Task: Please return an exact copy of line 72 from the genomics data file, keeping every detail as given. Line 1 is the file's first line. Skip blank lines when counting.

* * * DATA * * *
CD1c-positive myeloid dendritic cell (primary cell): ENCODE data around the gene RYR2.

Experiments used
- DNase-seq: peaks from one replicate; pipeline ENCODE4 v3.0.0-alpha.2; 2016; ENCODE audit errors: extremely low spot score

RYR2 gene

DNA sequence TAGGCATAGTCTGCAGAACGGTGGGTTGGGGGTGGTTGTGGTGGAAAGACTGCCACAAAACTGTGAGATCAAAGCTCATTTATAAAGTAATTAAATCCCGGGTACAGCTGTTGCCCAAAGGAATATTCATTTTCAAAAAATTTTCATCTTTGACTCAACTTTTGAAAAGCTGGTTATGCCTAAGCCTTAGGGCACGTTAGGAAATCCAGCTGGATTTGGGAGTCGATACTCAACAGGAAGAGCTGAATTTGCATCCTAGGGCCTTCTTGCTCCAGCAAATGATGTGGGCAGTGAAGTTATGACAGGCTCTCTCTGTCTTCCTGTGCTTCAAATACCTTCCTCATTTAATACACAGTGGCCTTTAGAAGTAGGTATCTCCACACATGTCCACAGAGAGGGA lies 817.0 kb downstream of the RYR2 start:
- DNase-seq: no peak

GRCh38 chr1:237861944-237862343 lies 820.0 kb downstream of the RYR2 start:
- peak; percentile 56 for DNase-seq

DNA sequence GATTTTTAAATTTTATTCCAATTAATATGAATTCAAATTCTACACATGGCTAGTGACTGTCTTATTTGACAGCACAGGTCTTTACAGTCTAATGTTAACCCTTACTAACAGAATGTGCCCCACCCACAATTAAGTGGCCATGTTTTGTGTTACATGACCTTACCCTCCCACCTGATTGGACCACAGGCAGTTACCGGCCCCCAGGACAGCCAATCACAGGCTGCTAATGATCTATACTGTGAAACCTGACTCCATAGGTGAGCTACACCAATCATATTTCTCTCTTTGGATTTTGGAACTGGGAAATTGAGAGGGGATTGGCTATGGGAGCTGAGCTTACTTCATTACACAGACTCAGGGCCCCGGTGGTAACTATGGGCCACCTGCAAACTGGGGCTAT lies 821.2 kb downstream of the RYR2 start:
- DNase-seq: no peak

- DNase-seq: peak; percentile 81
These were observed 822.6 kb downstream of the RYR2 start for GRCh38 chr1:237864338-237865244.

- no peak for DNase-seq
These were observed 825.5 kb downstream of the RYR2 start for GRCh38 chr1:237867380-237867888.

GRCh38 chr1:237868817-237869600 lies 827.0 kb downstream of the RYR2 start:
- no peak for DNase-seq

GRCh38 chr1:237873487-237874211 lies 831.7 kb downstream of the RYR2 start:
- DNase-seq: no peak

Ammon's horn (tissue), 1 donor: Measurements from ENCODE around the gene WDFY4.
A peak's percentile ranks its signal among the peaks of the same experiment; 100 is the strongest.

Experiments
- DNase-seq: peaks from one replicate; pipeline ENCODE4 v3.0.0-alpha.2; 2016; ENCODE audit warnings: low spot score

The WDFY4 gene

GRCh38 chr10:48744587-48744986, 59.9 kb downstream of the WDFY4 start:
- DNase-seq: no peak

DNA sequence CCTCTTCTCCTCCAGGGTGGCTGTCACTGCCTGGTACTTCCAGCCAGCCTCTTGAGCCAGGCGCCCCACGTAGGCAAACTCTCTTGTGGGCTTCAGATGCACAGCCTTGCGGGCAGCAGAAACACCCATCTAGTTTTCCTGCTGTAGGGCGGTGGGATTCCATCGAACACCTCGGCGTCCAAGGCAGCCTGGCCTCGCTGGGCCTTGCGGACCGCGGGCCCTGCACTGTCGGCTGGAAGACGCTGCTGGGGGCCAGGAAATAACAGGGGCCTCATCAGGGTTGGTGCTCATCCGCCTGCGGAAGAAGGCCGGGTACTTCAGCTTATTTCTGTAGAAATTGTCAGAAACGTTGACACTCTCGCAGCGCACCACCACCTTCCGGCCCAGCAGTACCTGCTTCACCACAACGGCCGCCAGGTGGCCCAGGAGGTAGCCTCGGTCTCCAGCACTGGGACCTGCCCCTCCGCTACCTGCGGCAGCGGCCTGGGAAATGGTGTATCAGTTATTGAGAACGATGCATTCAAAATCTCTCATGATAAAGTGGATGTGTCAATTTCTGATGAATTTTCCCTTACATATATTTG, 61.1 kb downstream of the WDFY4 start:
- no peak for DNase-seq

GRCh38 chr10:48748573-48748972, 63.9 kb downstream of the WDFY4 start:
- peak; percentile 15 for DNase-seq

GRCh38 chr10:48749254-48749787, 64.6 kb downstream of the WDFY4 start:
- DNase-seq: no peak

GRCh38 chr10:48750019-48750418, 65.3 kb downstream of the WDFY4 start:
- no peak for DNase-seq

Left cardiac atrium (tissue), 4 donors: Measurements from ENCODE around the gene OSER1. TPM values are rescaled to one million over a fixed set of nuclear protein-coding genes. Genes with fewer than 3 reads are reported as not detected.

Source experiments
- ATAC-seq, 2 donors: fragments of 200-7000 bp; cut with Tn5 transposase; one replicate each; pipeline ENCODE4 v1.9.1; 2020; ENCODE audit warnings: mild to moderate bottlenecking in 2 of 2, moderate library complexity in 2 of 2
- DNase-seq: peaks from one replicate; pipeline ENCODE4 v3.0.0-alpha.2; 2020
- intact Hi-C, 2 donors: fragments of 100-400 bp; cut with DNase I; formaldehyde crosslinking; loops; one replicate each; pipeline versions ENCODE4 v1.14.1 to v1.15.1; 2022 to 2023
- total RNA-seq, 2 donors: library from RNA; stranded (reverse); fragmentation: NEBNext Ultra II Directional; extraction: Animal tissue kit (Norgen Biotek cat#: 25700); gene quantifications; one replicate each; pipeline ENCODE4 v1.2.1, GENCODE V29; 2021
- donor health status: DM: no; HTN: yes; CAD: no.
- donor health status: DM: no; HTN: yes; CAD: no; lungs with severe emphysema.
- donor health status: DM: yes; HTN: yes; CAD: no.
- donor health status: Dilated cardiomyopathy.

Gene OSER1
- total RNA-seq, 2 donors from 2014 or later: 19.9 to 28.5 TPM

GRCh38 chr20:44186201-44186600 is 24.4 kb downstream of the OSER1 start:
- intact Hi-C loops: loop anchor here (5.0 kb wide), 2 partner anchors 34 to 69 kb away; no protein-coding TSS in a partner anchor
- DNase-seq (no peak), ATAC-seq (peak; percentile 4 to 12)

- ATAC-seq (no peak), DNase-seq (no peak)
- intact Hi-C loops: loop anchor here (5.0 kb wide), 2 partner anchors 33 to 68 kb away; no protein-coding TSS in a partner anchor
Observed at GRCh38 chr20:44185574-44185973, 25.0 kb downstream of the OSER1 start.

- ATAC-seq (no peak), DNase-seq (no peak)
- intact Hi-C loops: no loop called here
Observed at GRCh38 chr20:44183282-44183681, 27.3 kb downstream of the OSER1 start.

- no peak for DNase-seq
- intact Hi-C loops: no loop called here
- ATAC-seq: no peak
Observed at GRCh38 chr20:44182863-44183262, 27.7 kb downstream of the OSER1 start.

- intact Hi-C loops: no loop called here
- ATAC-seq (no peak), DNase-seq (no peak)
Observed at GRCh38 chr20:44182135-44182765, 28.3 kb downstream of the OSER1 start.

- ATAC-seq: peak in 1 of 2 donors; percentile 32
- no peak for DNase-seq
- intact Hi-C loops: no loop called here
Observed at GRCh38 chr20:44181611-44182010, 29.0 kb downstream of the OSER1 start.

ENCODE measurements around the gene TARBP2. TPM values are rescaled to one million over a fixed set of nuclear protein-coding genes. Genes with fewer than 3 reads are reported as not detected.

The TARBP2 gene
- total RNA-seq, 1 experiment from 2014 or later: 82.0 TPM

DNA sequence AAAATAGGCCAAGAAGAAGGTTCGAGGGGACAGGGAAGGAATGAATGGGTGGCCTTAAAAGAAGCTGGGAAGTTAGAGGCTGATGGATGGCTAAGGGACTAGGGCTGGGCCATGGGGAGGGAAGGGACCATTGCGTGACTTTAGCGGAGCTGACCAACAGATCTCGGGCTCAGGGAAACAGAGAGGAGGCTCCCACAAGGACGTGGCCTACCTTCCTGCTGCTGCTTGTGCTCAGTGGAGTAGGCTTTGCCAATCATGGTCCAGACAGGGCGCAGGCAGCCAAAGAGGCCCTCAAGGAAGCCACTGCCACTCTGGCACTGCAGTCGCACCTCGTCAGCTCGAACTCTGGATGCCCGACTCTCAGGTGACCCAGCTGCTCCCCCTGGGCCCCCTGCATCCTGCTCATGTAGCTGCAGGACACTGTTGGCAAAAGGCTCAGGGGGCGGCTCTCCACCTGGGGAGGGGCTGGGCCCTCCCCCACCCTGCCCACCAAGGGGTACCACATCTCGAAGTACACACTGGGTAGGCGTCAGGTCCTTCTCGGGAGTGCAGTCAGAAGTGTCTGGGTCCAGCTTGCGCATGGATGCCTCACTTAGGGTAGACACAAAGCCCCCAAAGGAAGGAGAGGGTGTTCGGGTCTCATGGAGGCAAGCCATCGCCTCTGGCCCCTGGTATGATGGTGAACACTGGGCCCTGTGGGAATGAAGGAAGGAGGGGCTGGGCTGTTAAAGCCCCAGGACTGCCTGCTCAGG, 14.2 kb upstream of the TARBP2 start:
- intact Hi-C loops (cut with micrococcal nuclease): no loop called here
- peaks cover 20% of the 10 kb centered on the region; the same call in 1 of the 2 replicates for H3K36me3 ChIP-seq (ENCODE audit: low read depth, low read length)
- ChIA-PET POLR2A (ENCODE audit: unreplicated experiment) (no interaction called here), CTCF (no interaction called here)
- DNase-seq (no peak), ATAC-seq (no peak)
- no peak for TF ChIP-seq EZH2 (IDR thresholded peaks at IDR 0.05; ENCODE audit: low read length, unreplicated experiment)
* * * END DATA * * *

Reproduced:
- ChIA-PET POLR2A (ENCODE audit: unreplicated experiment) (no interaction called here), CTCF (no interaction called here)